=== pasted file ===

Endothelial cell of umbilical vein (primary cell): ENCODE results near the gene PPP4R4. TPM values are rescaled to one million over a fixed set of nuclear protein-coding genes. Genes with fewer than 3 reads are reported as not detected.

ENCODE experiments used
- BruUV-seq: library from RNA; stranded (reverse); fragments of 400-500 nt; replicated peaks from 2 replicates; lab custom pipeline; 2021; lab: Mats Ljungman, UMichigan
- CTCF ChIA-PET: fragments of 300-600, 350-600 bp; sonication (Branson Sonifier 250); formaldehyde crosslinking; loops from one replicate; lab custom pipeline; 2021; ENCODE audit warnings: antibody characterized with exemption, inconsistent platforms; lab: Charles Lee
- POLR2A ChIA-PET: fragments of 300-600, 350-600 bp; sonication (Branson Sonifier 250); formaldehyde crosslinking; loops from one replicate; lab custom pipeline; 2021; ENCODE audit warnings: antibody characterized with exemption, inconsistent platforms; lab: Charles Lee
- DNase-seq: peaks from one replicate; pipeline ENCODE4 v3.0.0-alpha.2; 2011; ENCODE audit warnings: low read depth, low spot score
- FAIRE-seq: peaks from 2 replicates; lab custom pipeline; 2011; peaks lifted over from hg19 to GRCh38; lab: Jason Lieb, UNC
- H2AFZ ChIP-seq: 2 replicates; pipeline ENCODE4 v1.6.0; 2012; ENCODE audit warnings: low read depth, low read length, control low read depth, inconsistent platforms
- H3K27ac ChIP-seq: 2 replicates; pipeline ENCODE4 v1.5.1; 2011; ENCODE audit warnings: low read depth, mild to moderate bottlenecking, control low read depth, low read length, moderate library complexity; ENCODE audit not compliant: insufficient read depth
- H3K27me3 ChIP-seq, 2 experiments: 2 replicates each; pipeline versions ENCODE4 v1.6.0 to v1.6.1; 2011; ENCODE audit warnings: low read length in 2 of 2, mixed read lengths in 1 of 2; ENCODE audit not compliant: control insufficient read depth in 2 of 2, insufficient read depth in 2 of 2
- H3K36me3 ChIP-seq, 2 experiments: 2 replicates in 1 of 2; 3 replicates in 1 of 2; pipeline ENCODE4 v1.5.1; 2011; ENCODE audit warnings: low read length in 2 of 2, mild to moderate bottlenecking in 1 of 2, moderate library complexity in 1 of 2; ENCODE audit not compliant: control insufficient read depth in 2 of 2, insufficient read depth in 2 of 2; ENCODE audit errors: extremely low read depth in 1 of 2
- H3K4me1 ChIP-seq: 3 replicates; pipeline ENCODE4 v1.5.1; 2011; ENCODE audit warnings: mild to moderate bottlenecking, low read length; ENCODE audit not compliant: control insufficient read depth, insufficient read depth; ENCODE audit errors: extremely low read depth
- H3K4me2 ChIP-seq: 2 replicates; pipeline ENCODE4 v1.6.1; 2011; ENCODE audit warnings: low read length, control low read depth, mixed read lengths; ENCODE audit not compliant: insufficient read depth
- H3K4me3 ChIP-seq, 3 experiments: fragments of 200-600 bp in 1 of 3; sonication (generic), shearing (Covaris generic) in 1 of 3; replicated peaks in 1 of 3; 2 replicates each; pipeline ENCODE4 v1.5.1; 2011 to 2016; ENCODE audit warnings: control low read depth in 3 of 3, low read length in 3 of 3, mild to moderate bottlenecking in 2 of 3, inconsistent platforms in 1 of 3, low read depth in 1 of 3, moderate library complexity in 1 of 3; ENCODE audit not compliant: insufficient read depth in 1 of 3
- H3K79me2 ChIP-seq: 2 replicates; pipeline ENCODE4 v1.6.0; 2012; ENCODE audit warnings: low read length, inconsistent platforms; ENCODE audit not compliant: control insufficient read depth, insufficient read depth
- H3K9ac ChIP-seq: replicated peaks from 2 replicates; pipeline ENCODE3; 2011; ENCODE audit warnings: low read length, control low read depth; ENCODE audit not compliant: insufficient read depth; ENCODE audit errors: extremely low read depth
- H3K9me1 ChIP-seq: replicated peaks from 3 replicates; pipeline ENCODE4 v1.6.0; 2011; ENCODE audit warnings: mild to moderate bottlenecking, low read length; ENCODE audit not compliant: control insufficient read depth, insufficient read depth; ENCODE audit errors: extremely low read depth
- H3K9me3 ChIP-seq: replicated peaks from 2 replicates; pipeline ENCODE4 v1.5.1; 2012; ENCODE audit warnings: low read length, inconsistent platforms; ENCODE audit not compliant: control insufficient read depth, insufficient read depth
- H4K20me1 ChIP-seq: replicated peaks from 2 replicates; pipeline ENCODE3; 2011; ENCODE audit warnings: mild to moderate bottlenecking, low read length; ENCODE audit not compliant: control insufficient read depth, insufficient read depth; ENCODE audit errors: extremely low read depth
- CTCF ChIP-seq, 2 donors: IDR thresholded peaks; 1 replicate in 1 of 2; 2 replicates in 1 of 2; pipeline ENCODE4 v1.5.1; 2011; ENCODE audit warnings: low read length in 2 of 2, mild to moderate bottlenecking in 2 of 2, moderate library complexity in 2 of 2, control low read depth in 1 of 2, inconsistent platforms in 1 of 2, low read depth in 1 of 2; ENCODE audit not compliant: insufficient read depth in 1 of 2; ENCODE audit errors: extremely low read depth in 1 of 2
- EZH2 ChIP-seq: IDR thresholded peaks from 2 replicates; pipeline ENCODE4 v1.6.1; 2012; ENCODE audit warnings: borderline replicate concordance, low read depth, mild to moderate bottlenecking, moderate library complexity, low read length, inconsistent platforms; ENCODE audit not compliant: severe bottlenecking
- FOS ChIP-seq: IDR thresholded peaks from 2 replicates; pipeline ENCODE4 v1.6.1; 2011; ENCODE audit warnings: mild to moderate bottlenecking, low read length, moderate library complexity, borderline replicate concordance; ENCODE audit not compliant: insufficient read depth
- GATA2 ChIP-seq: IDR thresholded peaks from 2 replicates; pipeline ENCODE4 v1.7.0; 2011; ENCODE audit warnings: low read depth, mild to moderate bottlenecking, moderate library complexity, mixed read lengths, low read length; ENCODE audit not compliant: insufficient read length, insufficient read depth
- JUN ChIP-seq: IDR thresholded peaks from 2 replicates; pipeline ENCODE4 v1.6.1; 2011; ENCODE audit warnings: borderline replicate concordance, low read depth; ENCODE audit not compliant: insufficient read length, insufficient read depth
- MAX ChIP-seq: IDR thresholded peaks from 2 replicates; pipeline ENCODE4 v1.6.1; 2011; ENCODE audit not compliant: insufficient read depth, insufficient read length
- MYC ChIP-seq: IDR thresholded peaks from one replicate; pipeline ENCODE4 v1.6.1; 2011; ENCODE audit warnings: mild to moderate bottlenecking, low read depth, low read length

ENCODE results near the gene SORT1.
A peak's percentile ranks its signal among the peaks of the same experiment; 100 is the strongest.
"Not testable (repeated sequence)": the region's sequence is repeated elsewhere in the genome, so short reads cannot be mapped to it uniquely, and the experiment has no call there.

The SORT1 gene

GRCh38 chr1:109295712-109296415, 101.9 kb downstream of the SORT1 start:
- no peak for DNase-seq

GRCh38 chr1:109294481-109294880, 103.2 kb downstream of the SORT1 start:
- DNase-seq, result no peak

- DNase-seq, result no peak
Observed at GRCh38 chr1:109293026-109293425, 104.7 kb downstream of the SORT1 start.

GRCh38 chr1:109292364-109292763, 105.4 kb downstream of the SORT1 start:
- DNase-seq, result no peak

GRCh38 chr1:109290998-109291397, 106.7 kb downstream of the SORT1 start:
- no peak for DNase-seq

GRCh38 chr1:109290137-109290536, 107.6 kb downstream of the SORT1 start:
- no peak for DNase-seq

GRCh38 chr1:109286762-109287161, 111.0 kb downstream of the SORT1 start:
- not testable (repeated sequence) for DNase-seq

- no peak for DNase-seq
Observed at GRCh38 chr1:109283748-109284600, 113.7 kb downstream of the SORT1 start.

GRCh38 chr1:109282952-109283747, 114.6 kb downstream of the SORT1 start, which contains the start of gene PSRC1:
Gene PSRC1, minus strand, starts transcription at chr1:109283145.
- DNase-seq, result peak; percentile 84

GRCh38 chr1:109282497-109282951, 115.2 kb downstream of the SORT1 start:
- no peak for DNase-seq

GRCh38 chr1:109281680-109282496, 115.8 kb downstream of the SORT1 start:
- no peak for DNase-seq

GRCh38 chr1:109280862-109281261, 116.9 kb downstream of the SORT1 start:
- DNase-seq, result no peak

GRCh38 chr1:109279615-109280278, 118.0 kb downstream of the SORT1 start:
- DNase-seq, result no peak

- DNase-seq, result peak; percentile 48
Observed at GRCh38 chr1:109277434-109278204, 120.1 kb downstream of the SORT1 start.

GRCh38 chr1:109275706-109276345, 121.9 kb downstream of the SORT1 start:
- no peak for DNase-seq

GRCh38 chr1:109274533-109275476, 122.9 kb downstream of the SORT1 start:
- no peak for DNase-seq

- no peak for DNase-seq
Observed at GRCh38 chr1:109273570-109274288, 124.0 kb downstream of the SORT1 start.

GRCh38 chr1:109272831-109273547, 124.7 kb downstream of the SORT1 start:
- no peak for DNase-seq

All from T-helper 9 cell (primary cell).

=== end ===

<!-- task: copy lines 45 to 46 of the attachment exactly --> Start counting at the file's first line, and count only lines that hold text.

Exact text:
- no peak for DNase-seq
Observed at GRCh38 chr1:109283748-109284600, 113.7 kb downstream of the SORT1 start.